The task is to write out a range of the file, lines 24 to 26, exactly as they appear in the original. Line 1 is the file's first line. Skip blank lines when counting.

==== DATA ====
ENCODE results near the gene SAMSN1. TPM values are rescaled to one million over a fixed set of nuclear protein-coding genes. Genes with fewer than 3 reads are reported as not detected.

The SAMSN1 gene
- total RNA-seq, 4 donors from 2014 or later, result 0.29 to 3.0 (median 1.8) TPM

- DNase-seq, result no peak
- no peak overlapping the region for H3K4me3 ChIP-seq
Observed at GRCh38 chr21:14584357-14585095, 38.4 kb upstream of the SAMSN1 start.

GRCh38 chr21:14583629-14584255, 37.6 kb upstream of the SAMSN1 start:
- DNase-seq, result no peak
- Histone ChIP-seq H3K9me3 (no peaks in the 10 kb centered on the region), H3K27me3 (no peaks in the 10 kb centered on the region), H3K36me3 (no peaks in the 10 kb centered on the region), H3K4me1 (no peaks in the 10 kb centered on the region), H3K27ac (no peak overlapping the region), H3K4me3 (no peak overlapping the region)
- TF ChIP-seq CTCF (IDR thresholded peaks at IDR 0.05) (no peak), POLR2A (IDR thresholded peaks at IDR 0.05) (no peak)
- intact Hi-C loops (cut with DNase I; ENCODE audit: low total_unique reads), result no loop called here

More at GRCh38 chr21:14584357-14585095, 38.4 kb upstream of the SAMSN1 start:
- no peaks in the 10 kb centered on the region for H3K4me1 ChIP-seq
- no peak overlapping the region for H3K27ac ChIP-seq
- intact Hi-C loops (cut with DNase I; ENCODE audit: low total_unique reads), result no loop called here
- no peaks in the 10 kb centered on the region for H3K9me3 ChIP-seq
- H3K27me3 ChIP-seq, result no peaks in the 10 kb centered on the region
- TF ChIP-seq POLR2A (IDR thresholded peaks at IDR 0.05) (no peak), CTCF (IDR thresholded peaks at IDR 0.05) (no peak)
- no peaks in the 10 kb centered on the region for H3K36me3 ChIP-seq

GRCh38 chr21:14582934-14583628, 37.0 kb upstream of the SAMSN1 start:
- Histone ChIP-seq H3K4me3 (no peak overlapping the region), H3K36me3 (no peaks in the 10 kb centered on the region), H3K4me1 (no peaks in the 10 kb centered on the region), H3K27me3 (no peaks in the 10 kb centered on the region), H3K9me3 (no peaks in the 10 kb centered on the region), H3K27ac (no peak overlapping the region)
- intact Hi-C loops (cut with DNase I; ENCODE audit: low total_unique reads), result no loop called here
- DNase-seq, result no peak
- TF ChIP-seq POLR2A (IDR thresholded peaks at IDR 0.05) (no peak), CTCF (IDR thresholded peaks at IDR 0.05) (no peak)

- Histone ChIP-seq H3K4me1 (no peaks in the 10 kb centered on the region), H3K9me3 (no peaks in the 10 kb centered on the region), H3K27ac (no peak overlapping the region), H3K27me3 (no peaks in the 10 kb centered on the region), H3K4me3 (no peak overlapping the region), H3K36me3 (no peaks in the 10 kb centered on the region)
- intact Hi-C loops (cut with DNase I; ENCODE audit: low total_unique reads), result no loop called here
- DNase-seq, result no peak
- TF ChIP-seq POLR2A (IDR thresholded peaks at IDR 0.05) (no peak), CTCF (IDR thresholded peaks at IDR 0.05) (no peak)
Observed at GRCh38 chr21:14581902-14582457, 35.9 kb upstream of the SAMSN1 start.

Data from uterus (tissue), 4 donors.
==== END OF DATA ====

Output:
- TF ChIP-seq POLR2A (IDR thresholded peaks at IDR 0.05) (no peak), CTCF (IDR thresholded peaks at IDR 0.05) (no peak)

- Histone ChIP-seq H3K4me1 (no peaks in the 10 kb centered on the region), H3K9me3 (no peaks in the 10 kb centered on the region), H3K27ac (no peak overlapping the region), H3K27me3 (no peaks in the 10 kb centered on the region), H3K4me3 (no peak overlapping the region), H3K36me3 (no peaks in the 10 kb centered on the region)
- intact Hi-C loops (cut with DNase I; ENCODE audit: low total_unique reads), result no loop called here